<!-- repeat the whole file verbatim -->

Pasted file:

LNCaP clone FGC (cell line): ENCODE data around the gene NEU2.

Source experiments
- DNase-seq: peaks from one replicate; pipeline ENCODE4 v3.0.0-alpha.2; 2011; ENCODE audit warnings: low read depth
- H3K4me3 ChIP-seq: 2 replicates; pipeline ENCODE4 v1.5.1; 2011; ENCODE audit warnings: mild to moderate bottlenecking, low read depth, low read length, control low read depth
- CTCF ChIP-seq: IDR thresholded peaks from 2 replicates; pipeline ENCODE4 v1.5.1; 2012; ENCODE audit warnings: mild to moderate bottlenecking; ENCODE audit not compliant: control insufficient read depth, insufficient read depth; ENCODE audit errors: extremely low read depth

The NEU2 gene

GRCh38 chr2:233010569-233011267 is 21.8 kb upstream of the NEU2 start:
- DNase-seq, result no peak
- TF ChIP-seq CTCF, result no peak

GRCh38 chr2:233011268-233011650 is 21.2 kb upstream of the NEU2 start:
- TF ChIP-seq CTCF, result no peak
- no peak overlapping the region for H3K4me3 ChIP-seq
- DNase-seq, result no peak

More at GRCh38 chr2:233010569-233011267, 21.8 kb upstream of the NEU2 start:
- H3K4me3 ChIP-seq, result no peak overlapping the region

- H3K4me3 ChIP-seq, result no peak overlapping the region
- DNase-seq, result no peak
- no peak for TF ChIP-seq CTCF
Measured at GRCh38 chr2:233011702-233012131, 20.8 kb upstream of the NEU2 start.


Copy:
LNCaP clone FGC (cell line): ENCODE data around the gene NEU2.

Source experiments
- DNase-seq: peaks from one replicate; pipeline ENCODE4 v3.0.0-alpha.2; 2011; ENCODE audit warnings: low read depth
- H3K4me3 ChIP-seq: 2 replicates; pipeline ENCODE4 v1.5.1; 2011; ENCODE audit warnings: mild to moderate bottlenecking, low read depth, low read length, control low read depth
- CTCF ChIP-seq: IDR thresholded peaks from 2 replicates; pipeline ENCODE4 v1.5.1; 2012; ENCODE audit warnings: mild to moderate bottlenecking; ENCODE audit not compliant: control insufficient read depth, insufficient read depth; ENCODE audit errors: extremely low read depth

The NEU2 gene

GRCh38 chr2:233010569-233011267 is 21.8 kb upstream of the NEU2 start:
- DNase-seq, result no peak
- TF ChIP-seq CTCF, result no peak

GRCh38 chr2:233011268-233011650 is 21.2 kb upstream of the NEU2 start:
- TF ChIP-seq CTCF, result no peak
- no peak overlapping the region for H3K4me3 ChIP-seq
- DNase-seq, result no peak

More at GRCh38 chr2:233010569-233011267, 21.8 kb upstream of the NEU2 start:
- H3K4me3 ChIP-seq, result no peak overlapping the region

- H3K4me3 ChIP-seq, result no peak overlapping the region
- DNase-seq, result no peak
- no peak for TF ChIP-seq CTCF
Measured at GRCh38 chr2:233011702-233012131, 20.8 kb upstream of the NEU2 start.